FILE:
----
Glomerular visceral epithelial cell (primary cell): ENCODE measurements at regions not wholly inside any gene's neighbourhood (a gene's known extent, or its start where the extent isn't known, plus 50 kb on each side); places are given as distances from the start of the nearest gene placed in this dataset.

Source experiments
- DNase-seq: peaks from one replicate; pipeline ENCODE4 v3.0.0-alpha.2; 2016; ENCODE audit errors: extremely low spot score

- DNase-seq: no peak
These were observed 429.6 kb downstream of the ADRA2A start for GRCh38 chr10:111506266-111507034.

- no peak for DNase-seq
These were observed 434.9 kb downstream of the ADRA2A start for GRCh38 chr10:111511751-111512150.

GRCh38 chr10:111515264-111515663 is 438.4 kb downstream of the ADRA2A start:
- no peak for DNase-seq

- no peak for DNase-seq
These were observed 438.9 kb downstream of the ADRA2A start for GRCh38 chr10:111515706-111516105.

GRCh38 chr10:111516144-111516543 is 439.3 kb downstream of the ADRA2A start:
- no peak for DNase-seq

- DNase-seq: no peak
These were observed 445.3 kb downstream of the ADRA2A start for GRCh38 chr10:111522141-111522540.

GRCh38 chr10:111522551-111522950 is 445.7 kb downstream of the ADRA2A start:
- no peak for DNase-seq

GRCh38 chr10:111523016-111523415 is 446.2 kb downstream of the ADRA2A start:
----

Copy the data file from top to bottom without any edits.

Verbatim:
Glomerular visceral epithelial cell (primary cell): ENCODE measurements at regions not wholly inside any gene's neighbourhood (a gene's known extent, or its start where the extent isn't known, plus 50 kb on each side); places are given as distances from the start of the nearest gene placed in this dataset.

Source experiments
- DNase-seq: peaks from one replicate; pipeline ENCODE4 v3.0.0-alpha.2; 2016; ENCODE audit errors: extremely low spot score

- DNase-seq: no peak
These were observed 429.6 kb downstream of the ADRA2A start for GRCh38 chr10:111506266-111507034.

- no peak for DNase-seq
These were observed 434.9 kb downstream of the ADRA2A start for GRCh38 chr10:111511751-111512150.

GRCh38 chr10:111515264-111515663 is 438.4 kb downstream of the ADRA2A start:
- no peak for DNase-seq

- no peak for DNase-seq
These were observed 438.9 kb downstream of the ADRA2A start for GRCh38 chr10:111515706-111516105.

GRCh38 chr10:111516144-111516543 is 439.3 kb downstream of the ADRA2A start:
- no peak for DNase-seq

- DNase-seq: no peak
These were observed 445.3 kb downstream of the ADRA2A start for GRCh38 chr10:111522141-111522540.

GRCh38 chr10:111522551-111522950 is 445.7 kb downstream of the ADRA2A start:
- no peak for DNase-seq

GRCh38 chr10:111523016-111523415 is 446.2 kb downstream of the ADRA2A start: